When passing functions around to other functions things are however not as straightforward as they might sound. Should you use a template parameter? Should you use std::function? A function pointer?

This article aims to compare the aforementioned function-passing techniques and to provide some guidelines. Every technique will benchmarked.

Without introducing any additional dependency, your options for passing callable objects around are:

• function_view - a lightweight class that we're going to implement in this article.

(If you are familiar with everything except function_view, you can skip to its related paragraph.)

### Function pointers

Function pointers are not just a relic from the past in modern C++ - they can be used to pass free functions and captureless lambdas. Member functions can be passed to other functions with member function pointers.

void f(int) { }
void g(void(*x)(int)) { }

// ...

g(f);
g([](int){ });

Compilers can aggressively optimize function pointers (at least in the same TU), resulting in a small run-time overhead. Unfortunately, not being able to pass stateful lambdas and generic callable objects is a huge limitation which prevents many functional patterns.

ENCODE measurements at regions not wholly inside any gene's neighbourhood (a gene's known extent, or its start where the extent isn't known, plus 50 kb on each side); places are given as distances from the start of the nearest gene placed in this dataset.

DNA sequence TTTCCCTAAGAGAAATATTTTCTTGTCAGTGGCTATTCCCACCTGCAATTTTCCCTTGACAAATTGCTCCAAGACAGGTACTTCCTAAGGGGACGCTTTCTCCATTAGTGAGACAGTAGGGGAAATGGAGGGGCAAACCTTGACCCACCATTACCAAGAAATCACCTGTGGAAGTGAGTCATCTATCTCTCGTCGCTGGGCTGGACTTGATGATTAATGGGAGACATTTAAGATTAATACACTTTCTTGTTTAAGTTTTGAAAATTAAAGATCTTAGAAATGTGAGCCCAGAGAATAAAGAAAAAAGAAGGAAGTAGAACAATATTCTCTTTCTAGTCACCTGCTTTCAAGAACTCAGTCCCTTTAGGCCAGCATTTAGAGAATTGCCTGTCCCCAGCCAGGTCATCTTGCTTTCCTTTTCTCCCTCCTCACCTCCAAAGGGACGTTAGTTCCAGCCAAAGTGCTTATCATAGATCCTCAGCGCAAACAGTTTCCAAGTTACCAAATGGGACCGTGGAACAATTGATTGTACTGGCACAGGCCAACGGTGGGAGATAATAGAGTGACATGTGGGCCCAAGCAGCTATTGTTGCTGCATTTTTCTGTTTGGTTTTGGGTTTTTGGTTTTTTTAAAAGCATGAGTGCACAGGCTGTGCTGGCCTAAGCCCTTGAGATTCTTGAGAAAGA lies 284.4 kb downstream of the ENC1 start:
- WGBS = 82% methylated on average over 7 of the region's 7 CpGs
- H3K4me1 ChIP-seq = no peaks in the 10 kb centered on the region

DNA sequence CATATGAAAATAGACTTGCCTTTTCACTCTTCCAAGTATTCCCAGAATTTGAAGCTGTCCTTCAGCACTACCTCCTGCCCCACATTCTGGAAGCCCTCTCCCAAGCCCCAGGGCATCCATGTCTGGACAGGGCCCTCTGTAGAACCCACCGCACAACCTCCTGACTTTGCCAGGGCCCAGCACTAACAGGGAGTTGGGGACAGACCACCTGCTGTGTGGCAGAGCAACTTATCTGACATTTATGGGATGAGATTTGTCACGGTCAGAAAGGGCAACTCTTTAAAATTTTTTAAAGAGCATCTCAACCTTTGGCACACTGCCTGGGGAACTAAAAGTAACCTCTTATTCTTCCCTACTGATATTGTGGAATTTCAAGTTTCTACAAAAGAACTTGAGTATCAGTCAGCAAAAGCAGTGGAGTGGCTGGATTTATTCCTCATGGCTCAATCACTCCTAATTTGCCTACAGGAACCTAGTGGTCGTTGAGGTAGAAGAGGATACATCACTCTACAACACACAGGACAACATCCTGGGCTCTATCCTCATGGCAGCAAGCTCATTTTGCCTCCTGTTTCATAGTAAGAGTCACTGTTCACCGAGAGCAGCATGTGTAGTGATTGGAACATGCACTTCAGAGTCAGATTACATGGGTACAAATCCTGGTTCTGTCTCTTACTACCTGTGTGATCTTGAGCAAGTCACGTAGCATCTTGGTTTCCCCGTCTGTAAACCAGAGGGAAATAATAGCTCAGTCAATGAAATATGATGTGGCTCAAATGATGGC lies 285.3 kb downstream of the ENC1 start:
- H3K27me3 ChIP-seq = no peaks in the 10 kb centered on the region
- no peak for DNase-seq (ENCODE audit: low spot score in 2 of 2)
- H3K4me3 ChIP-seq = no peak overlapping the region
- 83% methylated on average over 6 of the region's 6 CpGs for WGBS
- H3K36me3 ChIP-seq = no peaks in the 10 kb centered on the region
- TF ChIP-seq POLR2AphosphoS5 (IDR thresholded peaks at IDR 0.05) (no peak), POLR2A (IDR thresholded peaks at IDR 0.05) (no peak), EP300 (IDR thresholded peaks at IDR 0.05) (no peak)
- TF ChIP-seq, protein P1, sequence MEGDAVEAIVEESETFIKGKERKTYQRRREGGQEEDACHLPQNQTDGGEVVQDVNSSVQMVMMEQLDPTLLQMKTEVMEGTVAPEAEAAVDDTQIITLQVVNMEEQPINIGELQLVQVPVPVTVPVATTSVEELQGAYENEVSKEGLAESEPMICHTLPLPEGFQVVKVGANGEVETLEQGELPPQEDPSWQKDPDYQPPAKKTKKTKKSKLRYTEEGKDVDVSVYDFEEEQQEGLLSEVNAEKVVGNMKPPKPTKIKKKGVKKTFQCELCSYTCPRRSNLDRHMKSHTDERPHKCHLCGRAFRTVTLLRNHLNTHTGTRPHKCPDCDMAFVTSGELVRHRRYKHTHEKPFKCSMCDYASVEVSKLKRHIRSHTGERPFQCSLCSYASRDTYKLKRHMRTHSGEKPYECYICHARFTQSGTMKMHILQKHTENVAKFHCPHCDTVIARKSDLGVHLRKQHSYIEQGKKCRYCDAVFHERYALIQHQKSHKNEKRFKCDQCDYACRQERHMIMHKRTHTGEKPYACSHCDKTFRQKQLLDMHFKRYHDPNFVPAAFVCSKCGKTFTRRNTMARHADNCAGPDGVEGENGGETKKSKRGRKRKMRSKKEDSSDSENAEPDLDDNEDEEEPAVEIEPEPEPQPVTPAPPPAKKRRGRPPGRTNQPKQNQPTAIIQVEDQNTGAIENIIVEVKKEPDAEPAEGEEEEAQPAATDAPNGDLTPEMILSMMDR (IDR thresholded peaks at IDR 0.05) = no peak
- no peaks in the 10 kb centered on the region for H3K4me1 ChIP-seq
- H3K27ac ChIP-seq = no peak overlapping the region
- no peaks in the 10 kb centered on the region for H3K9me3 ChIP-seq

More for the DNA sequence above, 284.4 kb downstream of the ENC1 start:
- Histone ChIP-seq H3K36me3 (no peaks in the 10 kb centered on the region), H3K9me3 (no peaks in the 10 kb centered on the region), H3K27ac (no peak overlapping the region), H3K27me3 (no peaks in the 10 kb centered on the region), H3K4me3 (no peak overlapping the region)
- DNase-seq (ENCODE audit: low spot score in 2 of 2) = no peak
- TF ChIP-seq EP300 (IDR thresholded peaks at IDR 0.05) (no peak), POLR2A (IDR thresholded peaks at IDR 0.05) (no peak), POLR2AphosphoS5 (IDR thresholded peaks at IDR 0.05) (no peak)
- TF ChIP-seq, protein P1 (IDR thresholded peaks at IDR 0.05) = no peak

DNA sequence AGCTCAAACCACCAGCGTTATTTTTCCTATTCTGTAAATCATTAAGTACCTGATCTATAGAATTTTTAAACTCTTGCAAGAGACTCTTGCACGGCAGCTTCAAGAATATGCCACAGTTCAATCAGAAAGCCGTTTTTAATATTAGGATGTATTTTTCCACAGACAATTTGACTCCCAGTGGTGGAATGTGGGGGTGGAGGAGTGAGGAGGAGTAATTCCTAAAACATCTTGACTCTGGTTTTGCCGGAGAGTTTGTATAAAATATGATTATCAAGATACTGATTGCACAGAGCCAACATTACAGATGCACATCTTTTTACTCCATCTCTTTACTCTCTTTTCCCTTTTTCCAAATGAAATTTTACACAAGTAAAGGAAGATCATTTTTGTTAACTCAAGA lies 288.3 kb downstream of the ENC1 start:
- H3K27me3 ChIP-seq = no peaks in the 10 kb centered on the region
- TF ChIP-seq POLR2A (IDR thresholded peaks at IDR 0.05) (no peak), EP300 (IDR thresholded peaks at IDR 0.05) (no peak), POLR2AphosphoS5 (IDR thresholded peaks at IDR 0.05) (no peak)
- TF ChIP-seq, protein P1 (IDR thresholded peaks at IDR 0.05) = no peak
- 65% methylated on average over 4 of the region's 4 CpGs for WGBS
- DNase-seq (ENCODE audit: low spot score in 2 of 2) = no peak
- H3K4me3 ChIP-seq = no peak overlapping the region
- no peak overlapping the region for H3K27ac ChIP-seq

### Template parameters

Using a function template that takes another function via a template parameter allows any callable object to be passed without any run-time overhead. That's right: the compiler is able to completely optimize away the "indirection".

void f(int) { }

template <typename TF>
void g(TF&& x) { }

// ...

g(f);
g([](int){ });
g([i = 0](int) mutable { });

The drawbacks of this technique are:

• In very large codebases, the use of templates for callbacks may be problematic, as they require to be included in every TU they're used in. This can often lead to long re-compilation times and binary size bloat (which could be worse than some run-time overhead!)

• It's non-trivial to constrain the callable object to a particular signature and to make the type of the expected callable obvious to the user of the function. This could become much easier in the future if concepts lite are introduced in the standard.